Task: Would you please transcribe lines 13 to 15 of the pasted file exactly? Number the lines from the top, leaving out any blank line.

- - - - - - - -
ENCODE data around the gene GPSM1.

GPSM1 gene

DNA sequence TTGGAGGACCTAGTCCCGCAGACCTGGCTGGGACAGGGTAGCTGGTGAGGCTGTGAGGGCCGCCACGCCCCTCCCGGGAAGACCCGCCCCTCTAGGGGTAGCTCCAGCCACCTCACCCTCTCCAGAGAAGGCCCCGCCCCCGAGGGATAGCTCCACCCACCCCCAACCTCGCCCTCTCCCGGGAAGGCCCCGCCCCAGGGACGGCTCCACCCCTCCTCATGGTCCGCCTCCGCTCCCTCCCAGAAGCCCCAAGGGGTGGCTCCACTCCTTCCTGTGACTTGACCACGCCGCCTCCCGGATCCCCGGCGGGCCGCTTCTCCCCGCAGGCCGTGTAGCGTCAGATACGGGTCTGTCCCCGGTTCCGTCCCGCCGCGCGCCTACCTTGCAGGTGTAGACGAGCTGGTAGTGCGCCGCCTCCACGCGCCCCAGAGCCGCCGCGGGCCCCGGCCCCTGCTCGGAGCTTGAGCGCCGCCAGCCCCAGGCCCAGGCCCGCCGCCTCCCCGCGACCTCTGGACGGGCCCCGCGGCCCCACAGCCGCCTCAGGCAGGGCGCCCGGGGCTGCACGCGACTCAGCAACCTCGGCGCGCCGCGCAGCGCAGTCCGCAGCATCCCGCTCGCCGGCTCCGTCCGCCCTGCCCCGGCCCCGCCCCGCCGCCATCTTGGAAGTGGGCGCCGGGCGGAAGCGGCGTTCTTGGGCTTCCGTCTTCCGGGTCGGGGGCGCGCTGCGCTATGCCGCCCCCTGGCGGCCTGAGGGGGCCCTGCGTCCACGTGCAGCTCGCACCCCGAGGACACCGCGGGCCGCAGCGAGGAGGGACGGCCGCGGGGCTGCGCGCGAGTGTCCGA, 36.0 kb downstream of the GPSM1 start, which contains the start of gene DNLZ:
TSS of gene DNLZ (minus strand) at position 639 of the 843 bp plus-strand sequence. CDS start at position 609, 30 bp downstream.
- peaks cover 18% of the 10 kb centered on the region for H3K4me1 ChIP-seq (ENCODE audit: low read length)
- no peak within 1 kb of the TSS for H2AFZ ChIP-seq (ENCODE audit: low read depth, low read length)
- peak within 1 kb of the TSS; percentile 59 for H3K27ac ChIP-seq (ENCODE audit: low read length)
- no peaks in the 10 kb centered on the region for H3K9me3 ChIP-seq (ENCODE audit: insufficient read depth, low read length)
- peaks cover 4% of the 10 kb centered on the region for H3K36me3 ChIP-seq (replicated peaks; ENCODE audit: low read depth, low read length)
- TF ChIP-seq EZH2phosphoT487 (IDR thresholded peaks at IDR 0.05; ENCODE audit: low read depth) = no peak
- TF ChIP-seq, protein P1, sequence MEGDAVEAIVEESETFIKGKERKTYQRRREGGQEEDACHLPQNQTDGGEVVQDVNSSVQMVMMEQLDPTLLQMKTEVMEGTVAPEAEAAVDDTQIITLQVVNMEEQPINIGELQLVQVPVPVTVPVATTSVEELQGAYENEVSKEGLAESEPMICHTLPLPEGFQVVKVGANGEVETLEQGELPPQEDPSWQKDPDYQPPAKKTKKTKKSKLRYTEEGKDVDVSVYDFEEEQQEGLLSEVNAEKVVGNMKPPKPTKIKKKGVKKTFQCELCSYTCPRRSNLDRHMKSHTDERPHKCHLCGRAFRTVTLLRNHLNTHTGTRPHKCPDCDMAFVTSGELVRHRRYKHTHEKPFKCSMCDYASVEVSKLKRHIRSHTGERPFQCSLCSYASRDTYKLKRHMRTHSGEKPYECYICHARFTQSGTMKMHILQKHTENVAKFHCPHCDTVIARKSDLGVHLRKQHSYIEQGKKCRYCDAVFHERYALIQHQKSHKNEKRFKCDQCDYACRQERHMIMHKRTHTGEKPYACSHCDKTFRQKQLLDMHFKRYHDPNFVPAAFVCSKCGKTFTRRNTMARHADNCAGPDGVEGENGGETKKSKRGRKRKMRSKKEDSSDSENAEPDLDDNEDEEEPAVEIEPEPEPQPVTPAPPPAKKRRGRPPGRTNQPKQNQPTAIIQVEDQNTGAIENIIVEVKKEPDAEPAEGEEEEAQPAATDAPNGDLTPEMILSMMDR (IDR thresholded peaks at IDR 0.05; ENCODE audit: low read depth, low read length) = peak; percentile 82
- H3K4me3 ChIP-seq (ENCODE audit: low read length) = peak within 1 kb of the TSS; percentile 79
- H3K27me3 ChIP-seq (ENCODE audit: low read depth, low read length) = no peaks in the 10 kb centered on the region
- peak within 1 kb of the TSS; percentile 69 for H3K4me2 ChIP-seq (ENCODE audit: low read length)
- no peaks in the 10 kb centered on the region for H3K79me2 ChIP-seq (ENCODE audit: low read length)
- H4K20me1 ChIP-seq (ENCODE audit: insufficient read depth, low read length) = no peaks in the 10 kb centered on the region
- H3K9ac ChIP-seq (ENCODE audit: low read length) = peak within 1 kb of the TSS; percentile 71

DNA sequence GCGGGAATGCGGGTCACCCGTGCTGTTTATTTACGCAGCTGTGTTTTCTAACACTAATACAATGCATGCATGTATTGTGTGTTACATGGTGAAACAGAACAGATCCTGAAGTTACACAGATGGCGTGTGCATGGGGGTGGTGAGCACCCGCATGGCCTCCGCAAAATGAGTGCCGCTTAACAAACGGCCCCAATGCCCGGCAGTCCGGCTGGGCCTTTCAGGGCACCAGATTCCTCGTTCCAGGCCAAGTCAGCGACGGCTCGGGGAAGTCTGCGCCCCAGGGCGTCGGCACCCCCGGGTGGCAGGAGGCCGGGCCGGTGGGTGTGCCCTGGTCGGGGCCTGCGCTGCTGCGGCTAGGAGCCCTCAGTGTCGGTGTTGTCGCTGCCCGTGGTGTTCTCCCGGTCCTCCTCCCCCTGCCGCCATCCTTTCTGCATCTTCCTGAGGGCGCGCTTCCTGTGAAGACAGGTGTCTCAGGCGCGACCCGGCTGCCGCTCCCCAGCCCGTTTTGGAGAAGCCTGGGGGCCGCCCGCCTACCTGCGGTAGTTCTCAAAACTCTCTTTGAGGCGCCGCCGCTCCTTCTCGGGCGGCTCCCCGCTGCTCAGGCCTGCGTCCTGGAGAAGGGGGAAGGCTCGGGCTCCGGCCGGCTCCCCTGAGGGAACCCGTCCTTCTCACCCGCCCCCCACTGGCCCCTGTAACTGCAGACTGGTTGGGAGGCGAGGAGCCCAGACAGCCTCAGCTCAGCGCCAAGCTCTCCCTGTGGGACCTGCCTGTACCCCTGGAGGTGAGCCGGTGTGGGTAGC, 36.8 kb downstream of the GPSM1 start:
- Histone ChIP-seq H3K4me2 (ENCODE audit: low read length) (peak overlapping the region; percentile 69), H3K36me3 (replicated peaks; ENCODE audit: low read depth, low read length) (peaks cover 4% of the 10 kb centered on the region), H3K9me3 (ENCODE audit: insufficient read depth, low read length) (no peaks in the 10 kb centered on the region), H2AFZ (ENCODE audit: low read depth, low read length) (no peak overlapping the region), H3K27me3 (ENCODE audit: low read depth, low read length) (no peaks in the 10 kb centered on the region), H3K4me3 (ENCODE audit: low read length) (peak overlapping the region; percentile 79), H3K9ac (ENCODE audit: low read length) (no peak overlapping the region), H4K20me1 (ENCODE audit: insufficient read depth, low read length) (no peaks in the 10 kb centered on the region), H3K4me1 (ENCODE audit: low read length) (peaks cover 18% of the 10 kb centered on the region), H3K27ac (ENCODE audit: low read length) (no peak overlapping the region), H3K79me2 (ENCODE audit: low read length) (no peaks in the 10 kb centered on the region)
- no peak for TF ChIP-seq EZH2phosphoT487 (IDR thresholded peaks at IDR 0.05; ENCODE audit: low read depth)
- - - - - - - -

- H3K27me3 ChIP-seq (ENCODE audit: low read depth, low read length) = no peaks in the 10 kb centered on the region
- peak within 1 kb of the TSS; percentile 69 for H3K4me2 ChIP-seq (ENCODE audit: low read length)
- no peaks in the 10 kb centered on the region for H3K79me2 ChIP-seq (ENCODE audit: low read length)